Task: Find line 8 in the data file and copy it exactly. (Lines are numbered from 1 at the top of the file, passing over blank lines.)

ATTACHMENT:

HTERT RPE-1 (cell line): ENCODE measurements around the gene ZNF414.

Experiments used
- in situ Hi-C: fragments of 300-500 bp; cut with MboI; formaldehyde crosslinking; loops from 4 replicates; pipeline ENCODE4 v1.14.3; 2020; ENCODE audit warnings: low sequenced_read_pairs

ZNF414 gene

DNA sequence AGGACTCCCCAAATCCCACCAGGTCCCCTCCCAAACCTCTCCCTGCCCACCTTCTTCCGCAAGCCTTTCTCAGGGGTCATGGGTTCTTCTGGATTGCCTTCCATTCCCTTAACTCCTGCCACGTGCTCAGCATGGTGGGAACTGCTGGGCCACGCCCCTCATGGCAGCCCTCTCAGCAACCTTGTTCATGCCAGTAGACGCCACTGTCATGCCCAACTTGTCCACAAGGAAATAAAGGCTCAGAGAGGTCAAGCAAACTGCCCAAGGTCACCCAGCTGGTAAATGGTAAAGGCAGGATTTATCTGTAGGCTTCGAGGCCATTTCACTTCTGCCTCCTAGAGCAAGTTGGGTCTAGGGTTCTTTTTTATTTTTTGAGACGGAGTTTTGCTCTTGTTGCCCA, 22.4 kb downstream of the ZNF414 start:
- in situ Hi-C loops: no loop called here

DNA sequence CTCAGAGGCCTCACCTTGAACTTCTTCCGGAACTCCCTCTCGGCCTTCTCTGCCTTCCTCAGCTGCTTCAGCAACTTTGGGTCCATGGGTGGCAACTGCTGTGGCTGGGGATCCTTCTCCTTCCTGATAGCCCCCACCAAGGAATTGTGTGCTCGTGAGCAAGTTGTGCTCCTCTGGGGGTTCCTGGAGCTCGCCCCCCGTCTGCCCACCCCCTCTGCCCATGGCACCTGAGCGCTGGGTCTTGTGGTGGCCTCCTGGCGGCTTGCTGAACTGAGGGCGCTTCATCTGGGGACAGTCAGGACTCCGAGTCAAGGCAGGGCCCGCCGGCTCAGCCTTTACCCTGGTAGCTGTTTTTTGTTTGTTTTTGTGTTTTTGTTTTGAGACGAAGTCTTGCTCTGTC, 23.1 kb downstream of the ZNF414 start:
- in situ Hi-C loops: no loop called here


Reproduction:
- in situ Hi-C loops: no loop called here